Here, the deposition process refers to a process by which a material is vaporized by heating in a vacuum or at a low pressure and deposited to form a thin film, and the solution process means a method in which a material for forming a layer is dissolved in a solvent and applied for the formation of a thin film by means of inkjet printing, roll-to-roll coating, screen printing, spray coating, dip coating, spin coating, etc.

Also, the organic light-emitting diode of the present disclosure may be applied to a device selected from among flat display devices; flexible display devices; monochrome or white flat illumination devices; and monochrome or white flexible illumination devices.

The organic light-emitting diode of the present disclosure is explained below with reference to FIG. 1.

FIG. 1 is a schematic cross-sectional view of the structure of an organic light-emitting diode according to some embodiments of the present disclosure. The organic light-emitting diode comprises an anode 20, a hole transport layer 40, an organic light-emitting layer 50, an electron transport layer 60, and a cathode 80, and optionally a hole injection layer 30 and an electron injection layer 70. In addition, one or two intermediate layers may be further formed in the organic light-emitting diode, or a hole barrier layer or an electron barrier layer may also be employed.

Reference is made to FIG. 1 with regard to the organic light-emitting device and the fabrication method therefore according to the present disclosure. First, a substrate 10 is coated with an anode electrode material to form an anode 20. So long as it is used in a typical organic EL device, any substrate may be used as the substrate 10. Preferable is an organic substrate or transparent plastic substrate that exhibits excellent transparency, surface smoothness, ease of handling, and waterproofness. As the anode electrode material, indium tin oxide (ITO), indium zinc oxide (IZO), tin oxide (SnO2), or zinc oxide (ZnO), which are transparent and superior in terms of conductivity, may be used.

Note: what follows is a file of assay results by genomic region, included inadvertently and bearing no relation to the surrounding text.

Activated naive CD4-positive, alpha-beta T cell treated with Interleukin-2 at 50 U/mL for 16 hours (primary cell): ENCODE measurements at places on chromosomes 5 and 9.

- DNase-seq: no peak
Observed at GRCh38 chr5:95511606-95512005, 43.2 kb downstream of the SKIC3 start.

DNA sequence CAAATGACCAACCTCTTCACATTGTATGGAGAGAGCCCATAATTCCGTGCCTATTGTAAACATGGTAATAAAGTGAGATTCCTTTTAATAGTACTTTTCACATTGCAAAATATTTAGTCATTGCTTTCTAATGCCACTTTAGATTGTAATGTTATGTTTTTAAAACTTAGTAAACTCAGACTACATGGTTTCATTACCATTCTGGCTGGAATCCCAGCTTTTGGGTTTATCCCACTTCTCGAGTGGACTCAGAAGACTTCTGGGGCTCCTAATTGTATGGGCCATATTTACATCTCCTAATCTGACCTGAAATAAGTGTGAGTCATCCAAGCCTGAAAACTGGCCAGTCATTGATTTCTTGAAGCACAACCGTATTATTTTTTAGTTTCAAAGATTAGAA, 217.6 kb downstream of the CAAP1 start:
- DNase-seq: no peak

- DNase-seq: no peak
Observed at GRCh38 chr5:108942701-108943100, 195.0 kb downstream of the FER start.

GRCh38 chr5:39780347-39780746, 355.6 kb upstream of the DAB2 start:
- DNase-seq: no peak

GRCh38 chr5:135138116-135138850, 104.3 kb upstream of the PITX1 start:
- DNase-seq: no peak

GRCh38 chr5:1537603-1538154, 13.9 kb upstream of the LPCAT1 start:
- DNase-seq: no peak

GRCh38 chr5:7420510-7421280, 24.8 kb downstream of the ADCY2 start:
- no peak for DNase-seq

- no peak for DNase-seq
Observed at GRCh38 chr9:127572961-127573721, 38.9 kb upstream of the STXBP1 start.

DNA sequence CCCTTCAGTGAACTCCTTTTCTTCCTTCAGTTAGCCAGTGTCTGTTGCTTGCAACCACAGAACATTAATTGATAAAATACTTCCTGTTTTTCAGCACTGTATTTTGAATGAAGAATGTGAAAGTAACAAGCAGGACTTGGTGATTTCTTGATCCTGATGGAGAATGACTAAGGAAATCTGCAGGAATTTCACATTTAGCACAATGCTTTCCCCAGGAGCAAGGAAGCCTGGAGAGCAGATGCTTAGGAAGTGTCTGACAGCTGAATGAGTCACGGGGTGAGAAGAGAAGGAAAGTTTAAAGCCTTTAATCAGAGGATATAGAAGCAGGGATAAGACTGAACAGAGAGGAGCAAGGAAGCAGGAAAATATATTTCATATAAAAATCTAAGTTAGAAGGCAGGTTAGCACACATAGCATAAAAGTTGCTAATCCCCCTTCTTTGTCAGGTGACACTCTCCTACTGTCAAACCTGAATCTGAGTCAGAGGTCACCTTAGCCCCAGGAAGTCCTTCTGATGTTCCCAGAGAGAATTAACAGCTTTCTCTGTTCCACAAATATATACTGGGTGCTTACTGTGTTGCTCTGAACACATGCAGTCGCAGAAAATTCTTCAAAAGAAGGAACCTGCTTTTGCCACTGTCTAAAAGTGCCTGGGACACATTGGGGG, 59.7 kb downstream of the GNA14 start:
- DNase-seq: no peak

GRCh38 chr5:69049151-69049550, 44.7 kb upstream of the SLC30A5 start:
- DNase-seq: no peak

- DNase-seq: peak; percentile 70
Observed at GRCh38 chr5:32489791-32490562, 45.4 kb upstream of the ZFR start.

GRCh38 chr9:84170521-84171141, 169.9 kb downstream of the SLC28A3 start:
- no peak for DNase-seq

A hole injection layer material is applied on the anode electrode 20 by thermal deposition in a vacuum or by spin coating to form a hole injection layer 30. Subsequently, vacuum thermal deposition or spin coating may also be conducted to form a hole transport layer 40 with a hole transport layer material on the hole injection layer 30.

Then, an organic light-emitting layer 50 is deposited on the hole transport layer 40, optionally by followed by the formation of a hole barrier layer (not shown) on the organic light-emitting layer 50 by deposition in a vacuum or by spin coating. When holes traverse the organic light-emitting layer and are introduced into the cathode, the efficiency and lifespan of the diode are deteriorated. Formed of a material with a low HOMO (Highest Occupied Molecular Orbital) level, the hole barrier layer serves to prevent the introduction of holes into the cathode. Any material that has a higher ionization potential than the light-emitting compound may be used for the hole barrier layer without limitation. Representative among hole barrier materials are BAlq, BCP, TPBI.

Using a vacuum deposition method or a spin-coating method, an electron transport layer 60 may be deposited on the hole barrier layer and may then be overlaid with an electron injection layer 70. A cathode metal is deposited on the electron injection layer 70 by thermal deposition in a vacuum to form a cathode 80, thus obtaining an organic EL diode. Here, the cathode may be made of lithium (Li), magnesium (Mg), aluminum (Al), aluminum-lithium (Al—Li), calcium (Ca), magnesium-indium (Mg—In), or magnesium-silver (Mg—Ag). For a top-emitting OLED, a transparent cathode made of ITO or IZO may be employed.